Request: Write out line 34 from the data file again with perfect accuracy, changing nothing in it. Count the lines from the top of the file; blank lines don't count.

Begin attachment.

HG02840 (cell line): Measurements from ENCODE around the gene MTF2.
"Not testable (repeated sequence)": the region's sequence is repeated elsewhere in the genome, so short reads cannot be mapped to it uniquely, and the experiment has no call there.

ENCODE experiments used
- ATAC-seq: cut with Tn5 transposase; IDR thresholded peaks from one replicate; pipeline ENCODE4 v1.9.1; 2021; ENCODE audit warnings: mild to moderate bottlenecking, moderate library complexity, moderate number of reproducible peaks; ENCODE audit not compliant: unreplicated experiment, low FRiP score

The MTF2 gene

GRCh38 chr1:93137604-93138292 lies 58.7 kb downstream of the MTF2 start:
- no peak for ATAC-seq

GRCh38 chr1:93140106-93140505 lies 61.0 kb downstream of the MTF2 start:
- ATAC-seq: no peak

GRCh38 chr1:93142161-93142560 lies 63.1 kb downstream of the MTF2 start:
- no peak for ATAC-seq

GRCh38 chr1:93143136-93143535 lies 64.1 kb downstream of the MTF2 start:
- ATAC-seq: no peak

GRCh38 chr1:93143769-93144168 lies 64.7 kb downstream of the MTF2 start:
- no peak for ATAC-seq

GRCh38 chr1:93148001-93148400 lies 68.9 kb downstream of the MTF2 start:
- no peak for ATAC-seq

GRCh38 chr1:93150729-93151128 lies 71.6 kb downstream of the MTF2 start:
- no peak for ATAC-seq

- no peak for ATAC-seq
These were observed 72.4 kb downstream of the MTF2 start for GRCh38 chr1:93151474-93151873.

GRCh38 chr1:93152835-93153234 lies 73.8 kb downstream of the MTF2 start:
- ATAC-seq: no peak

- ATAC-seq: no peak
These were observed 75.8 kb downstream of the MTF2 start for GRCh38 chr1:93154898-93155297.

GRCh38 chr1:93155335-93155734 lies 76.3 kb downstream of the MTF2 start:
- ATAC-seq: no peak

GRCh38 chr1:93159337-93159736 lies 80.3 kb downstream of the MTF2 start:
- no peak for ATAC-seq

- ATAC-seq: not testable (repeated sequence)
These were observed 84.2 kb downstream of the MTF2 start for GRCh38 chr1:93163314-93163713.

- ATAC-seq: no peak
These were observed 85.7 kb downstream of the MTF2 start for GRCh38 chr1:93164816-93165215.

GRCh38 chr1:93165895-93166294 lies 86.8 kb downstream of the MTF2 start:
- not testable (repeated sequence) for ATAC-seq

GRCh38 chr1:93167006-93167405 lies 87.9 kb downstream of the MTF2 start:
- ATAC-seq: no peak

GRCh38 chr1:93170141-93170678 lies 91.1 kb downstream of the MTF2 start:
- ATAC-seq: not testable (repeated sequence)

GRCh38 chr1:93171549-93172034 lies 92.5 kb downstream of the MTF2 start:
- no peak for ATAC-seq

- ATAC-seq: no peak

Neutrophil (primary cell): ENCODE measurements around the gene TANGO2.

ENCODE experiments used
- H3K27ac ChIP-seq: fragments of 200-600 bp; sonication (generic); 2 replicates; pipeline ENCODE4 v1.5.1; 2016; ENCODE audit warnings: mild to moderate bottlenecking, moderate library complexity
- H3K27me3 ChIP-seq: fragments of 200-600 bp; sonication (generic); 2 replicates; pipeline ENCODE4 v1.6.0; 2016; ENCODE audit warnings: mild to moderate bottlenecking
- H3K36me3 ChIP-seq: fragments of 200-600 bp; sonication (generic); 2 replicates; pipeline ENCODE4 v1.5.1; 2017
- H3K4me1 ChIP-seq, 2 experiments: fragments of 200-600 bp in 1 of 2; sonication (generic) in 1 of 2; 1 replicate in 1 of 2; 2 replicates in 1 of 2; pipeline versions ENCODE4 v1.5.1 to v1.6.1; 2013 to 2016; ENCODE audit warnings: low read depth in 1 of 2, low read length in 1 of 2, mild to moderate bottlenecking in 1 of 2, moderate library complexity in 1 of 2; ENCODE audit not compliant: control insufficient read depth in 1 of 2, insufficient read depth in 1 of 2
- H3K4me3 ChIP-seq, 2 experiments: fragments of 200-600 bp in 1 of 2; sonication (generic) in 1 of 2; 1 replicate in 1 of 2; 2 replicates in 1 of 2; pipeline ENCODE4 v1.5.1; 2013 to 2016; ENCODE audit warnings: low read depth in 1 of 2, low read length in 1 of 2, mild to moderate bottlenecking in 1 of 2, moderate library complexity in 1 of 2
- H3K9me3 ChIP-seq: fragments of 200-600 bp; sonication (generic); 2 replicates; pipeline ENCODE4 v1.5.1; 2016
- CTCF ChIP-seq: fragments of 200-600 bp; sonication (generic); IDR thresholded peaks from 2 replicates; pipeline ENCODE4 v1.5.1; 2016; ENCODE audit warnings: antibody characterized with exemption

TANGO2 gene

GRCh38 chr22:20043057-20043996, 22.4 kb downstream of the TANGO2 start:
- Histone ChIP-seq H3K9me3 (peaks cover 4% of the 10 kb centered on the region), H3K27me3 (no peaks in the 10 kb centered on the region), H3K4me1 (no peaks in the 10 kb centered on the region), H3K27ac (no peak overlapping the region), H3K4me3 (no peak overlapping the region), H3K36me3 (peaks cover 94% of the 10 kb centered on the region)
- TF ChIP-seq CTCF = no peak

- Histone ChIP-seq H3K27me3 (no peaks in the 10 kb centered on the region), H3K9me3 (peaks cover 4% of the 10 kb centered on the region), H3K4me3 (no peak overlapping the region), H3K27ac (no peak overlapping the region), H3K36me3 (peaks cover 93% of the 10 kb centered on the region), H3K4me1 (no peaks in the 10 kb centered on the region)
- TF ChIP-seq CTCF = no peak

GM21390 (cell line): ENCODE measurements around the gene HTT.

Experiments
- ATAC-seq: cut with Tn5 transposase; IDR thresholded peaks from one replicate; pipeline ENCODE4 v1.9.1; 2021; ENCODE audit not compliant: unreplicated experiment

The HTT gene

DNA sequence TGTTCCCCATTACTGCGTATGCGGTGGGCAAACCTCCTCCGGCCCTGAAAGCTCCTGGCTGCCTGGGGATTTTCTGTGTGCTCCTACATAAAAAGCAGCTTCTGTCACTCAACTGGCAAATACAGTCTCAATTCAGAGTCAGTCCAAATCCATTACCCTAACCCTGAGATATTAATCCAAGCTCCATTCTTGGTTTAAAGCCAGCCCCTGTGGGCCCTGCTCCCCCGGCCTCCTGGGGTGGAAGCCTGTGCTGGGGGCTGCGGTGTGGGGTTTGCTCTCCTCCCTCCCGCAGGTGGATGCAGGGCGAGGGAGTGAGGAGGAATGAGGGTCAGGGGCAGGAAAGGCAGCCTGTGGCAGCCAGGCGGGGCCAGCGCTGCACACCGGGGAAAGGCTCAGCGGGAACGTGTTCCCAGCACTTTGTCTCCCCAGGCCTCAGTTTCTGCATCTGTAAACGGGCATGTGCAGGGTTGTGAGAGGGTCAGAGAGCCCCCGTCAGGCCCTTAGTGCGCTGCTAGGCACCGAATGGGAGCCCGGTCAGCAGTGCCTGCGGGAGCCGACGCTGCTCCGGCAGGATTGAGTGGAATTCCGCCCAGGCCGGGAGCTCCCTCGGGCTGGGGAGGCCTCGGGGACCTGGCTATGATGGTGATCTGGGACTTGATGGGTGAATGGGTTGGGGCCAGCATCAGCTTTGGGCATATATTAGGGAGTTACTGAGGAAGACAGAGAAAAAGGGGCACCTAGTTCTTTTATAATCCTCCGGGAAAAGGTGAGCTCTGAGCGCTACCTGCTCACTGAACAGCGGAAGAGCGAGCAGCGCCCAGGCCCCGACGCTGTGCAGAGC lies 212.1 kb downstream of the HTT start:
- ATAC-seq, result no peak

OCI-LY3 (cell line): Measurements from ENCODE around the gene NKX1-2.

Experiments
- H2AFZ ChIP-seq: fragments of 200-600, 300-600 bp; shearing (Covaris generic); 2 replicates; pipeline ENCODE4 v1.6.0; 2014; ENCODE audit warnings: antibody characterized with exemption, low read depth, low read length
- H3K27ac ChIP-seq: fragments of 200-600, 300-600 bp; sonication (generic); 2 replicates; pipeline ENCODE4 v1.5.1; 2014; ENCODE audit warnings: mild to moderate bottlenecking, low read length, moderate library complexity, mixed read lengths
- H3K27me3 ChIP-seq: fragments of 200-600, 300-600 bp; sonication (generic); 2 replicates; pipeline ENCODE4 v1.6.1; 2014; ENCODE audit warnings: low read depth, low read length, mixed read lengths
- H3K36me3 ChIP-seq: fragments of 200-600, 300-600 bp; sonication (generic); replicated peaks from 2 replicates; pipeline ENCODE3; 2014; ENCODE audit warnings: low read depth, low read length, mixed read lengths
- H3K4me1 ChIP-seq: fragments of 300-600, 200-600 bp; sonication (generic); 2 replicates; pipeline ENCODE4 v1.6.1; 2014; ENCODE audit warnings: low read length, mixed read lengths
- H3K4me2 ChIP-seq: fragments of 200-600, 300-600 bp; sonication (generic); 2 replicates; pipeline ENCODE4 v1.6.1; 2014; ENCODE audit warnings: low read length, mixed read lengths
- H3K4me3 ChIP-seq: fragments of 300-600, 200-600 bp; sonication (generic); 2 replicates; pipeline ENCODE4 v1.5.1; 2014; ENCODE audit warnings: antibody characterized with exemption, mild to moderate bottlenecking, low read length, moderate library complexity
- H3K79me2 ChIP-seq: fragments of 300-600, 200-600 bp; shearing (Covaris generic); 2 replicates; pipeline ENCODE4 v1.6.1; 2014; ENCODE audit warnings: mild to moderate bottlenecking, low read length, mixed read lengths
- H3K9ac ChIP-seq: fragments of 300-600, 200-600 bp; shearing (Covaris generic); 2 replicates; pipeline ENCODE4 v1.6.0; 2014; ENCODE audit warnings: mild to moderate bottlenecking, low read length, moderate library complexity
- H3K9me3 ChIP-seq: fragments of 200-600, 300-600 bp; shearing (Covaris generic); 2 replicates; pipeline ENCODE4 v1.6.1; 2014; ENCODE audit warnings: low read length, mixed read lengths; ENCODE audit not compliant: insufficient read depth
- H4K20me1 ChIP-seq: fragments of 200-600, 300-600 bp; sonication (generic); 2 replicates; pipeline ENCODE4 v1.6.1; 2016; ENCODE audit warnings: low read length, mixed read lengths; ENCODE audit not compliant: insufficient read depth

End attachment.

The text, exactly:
GRCh38 chr1:93165895-93166294 lies 86.8 kb downstream of the MTF2 start: